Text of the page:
We need a better resolution because this could be the year you get cancer. It could be the year you injure your back. It could be the year you find yourself like me, not a practitioner, but a patient.
And I don’t say that lightly. I know it sounds depressing, and gloomy, and not ‘glass half full’ thinking. And it may be, but it is realistic. It is the truth. We don’t know what is coming, and if health is our resolution, if health is all we want for our children, for our future, what are we left with when affliction comes?
Rather than resolving to be healthy, I resolve to:
So this year, instead of seeking health above all else, may we resolve to be better people, better mothers, friends, children, spouses. May we seek to be stronger willed, better minded, more faithful.
Let us strive, not for health, but for wholeness.
I wanted to give you a road map: How to get through the Holidays when you have a chronic, sometimes invisible, illness.
I started with good intentions, but I’m finding it difficult to find the words. I’m finding it difficult to come up with tangible things we can do to help us survive the Holidays while living with invisible illness. A check list of sorts.
The truth is: It is difficult this time of year when you are sick. The year is coming to a close, and as we think back over the year that has passed, we often times are left wanting. Thinking about what could have been if we felt better. Wishing we could have accomplished more. Wishing for health in the year to come. Wishing to experience the magic of the season as we have in years past.
Dignity Health recently put out an infographic detailing the effects of kindness on patients and healing. They suggest that when healthcare is given with kindness and compassion, patients have better outcomes and faster healing. Makes sense in theory, but having hard numbers to back it up is pretty interesting.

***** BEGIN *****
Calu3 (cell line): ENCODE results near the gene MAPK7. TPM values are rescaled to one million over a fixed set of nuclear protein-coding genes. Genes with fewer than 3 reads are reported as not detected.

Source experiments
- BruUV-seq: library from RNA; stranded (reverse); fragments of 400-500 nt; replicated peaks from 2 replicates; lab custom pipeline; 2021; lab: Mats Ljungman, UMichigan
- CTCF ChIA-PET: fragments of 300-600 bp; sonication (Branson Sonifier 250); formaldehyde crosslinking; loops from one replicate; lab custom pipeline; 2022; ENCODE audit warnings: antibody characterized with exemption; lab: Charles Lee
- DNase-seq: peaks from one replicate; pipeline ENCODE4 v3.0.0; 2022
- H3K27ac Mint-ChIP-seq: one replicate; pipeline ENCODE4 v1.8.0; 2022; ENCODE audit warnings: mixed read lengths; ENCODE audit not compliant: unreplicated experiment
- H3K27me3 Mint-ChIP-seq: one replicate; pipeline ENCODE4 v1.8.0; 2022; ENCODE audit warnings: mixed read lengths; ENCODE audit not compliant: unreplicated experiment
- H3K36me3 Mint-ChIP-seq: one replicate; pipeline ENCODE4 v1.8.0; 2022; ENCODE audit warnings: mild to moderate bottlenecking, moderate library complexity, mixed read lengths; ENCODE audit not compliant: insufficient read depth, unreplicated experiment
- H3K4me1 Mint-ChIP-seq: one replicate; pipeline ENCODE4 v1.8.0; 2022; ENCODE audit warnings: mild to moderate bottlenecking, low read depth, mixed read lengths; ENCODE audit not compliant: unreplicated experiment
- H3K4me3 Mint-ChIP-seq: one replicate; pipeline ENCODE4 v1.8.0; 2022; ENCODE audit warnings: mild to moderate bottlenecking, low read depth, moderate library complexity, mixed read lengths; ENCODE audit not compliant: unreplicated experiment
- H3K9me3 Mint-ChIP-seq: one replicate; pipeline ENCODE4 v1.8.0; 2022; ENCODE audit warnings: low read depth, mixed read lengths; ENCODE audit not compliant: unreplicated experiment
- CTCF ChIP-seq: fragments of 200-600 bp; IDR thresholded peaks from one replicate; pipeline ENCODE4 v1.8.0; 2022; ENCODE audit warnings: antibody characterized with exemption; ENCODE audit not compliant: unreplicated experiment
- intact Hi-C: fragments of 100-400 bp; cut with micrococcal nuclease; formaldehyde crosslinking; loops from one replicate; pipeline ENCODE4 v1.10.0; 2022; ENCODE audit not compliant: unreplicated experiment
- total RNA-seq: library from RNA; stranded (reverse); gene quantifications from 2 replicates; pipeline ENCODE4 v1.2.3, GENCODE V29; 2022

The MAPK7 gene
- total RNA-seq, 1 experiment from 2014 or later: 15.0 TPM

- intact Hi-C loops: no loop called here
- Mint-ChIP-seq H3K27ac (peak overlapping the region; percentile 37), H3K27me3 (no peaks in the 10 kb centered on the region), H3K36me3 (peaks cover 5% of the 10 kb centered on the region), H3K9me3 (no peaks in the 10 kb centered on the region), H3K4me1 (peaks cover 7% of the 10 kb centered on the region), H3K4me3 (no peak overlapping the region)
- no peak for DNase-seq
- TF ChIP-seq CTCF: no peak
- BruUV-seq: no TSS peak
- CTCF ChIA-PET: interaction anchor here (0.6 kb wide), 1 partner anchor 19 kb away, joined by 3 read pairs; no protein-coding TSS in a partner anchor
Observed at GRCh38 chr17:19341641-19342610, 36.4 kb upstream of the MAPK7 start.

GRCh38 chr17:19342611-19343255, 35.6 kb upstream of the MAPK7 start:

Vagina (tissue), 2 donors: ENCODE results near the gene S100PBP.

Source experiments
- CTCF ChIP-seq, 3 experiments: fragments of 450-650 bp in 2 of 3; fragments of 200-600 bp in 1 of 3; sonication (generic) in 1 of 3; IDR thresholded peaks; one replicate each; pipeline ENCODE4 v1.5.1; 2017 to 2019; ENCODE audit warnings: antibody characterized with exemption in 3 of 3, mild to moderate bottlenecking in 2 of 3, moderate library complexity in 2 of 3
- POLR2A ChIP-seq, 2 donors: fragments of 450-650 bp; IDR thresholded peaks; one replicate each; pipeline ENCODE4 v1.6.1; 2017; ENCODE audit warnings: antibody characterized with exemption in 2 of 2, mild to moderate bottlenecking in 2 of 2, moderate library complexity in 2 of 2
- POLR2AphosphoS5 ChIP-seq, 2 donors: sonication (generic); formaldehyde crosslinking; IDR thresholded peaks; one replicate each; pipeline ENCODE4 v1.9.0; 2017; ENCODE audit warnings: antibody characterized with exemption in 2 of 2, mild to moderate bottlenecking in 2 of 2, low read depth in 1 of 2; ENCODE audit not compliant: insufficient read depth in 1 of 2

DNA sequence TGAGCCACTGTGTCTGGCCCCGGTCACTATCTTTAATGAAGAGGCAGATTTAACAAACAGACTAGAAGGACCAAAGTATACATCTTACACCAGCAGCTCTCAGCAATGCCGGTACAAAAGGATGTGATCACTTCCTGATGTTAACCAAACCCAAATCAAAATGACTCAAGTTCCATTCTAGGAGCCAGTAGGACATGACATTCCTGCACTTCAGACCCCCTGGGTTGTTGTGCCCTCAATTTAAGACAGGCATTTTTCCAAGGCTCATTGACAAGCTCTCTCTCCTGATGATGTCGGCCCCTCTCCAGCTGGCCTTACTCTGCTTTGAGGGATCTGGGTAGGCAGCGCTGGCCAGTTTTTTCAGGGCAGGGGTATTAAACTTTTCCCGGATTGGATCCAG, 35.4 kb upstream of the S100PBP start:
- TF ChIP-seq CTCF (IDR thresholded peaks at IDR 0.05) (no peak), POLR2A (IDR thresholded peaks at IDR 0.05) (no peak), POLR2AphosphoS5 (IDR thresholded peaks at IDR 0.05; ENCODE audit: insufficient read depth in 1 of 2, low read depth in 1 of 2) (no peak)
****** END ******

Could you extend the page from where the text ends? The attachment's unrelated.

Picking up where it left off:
What stood out the most to me was this: “The statistical significance of kindness-oriented care on improved health outcomes is LARGER THAN THE EFFECT OF ASPIRIN ON REDUCING A HEART ATTACK, OR SMOKING CESSATION ON MALE MORTALITY” (infographic).
Last week was a strange week. It felt a little bit like groundhog day–with a prediction of six more months of winter.
About six months ago, I started infusions of IVIG for the treatment of Autoimmune Autonomic Ganglionopathy. Better today than I have been in the past three years, I would say the treatments are working. (Speaking of three years, Saturday marked year three of my sickness). Unfortunately, my improvements come at a price: the IVIG causes me to be very sick. Sometimes the reactions aren’t so bad, but other (most) times, I have a severe inflammatory reaction of the lining of the brain and spinal cord, known as aseptic meningitis. This causes out-of-this-world headaches, neck pain, nausea, visual changes, and pretty much the inability to do anything but lay in the fetal position. I take steroids to counteract this reaction, but unfortunately, if I take them, they also counteract the benefits of the infusion itself.
Needless to say, these past six months have been some of the worst days and some of the best days I’ve had in the last three years. Pain and misery from the infusions on one hand, and on the other, I’ve been able to do more than I ever have and I’m off the majority of medications I was on (which is a ridiculous thing to say if you know how many I used to have to take).